Nerves are getting tense in the lead up to Georgia’s hotly contested midterms, where current Republican secretary of state Brian Kemp is neck-and-neck with Democrat Stacey Abrams. If she wins, Abrams would be the United States’ very first black woman governor.

But there’s a hiccup. For voting registration, the state of Georgia is employing what’s called an “exact-match” system. It basically means that your voting registration and your ID have to be identical. As Eugene Scott explains at the Washington Post, “the ‘exact match’ system would put someone named Beyoncé Knowles-Carter on the ‘pending’ registration list if her voting application said Beyoncé Knowles Carter.”

The process is allegedly put in place to combat voter fraud and at first blush, doesn’t seem too outlandish. But critics say that is disproportionately affects black and Latino voters, and the situation in Georgia would seem to be evidence of that. The state is currently holding up the registrations of 53,000 voters, 73 percent of whom are black.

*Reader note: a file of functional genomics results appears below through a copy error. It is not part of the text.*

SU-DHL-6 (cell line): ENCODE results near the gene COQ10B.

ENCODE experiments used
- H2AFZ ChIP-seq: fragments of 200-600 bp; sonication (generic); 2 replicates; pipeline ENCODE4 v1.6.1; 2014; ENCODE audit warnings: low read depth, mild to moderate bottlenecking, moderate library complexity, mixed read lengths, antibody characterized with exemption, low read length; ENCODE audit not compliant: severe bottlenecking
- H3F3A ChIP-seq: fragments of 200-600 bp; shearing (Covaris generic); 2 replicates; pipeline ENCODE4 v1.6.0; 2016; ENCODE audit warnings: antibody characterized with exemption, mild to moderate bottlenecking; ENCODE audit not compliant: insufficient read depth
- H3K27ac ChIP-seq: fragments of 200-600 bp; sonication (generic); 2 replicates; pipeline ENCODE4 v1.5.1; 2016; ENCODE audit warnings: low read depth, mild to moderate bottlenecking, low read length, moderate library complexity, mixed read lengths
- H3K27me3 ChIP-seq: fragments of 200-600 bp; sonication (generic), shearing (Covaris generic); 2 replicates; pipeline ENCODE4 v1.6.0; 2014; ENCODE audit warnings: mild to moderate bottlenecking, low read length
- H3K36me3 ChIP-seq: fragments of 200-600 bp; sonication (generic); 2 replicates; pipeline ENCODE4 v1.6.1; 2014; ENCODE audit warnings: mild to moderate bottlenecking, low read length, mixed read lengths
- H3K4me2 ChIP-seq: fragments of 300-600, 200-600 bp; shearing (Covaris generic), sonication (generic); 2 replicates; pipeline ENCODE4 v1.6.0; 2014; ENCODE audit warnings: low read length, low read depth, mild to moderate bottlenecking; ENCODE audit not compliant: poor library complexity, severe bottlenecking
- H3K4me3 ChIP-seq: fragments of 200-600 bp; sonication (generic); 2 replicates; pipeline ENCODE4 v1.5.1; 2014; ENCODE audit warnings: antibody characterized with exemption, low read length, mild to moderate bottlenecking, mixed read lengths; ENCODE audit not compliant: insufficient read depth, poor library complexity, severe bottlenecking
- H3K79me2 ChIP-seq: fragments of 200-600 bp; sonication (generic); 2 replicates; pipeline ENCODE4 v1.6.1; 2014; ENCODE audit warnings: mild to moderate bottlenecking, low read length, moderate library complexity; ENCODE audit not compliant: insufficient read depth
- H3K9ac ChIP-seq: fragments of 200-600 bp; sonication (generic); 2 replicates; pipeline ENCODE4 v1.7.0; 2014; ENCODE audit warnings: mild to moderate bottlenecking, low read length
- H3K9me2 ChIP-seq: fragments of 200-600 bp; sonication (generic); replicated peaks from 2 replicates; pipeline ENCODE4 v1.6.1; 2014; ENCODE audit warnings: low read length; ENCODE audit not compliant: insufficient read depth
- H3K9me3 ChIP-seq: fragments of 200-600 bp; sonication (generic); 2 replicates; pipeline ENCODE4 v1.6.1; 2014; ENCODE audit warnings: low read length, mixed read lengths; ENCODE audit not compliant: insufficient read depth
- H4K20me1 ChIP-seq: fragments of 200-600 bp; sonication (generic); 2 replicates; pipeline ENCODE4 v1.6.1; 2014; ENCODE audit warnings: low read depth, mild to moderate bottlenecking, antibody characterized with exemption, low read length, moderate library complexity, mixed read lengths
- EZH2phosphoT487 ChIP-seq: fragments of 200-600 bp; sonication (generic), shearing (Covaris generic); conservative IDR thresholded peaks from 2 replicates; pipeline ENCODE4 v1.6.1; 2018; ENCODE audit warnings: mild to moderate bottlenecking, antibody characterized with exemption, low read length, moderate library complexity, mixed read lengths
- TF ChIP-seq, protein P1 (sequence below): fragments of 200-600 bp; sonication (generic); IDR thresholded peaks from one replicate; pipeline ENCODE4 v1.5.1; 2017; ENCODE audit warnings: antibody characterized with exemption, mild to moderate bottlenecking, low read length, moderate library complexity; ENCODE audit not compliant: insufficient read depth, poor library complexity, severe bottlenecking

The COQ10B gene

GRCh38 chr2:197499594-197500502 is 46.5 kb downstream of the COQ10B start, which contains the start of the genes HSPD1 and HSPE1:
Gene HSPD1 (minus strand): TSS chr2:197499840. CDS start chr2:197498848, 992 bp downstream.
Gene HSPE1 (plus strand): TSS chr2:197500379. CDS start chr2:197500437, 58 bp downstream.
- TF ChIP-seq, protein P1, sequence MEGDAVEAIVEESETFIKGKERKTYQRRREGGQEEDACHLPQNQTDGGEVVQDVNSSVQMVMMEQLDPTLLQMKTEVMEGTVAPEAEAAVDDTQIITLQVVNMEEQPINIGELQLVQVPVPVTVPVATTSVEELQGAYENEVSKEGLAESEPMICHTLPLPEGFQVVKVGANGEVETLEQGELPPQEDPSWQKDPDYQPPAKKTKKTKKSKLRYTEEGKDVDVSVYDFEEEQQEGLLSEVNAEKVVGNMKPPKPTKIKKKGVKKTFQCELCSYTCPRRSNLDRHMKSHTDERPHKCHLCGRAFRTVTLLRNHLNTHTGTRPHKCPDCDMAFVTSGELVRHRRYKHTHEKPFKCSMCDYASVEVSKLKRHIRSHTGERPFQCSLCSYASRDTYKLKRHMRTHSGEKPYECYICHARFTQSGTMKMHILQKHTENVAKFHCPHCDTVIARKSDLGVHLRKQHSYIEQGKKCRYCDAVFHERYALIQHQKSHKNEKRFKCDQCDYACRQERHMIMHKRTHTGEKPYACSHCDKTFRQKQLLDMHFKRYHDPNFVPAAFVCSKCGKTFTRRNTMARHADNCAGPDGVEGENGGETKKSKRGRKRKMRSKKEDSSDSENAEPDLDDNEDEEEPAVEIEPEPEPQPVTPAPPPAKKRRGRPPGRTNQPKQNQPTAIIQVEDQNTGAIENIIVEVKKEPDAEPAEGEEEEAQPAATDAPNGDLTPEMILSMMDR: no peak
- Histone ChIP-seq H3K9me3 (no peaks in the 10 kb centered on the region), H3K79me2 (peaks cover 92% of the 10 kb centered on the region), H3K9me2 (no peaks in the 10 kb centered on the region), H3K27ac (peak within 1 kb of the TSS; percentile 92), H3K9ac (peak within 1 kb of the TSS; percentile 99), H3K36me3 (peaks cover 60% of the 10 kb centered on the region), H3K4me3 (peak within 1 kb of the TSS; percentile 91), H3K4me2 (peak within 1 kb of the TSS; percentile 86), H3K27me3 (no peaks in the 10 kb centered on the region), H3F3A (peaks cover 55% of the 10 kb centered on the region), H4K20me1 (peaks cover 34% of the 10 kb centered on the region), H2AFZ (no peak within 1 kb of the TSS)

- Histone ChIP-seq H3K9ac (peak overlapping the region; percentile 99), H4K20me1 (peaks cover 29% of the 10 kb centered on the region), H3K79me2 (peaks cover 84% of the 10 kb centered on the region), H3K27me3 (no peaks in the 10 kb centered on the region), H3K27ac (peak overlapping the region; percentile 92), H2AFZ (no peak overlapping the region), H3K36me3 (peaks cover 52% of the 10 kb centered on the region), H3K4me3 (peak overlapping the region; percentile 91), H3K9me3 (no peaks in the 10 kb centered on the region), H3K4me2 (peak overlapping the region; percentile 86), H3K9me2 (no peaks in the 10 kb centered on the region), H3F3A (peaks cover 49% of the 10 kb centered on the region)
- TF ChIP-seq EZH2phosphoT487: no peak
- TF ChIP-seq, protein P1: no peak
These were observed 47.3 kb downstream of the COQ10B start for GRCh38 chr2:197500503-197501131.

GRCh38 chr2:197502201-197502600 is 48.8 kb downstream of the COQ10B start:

This is all further complicated by the fact that, as secretary of state, these voters are technically Kemp’s responsibility. For his part, Kemp is saying that the 53,000 delayed voters will be able to vote by November, and accused his opponent of stoking manufactured outrage.

According to reporting from the Brennan Center, Kemp has purged about 1.5 million voters between 2012 and 2016, just one part of a huge nationwide increase in purging voter roles. “It is our belief that there is an over-representation of African American, Latino and lower and working-class individuals,” Derrick Johnson, the president and CEO of the NAACP, told ABC News at the time. “It is unfortunate that this nation has refused to honor the sacred right to vote and proactively protect that right for all citizens.”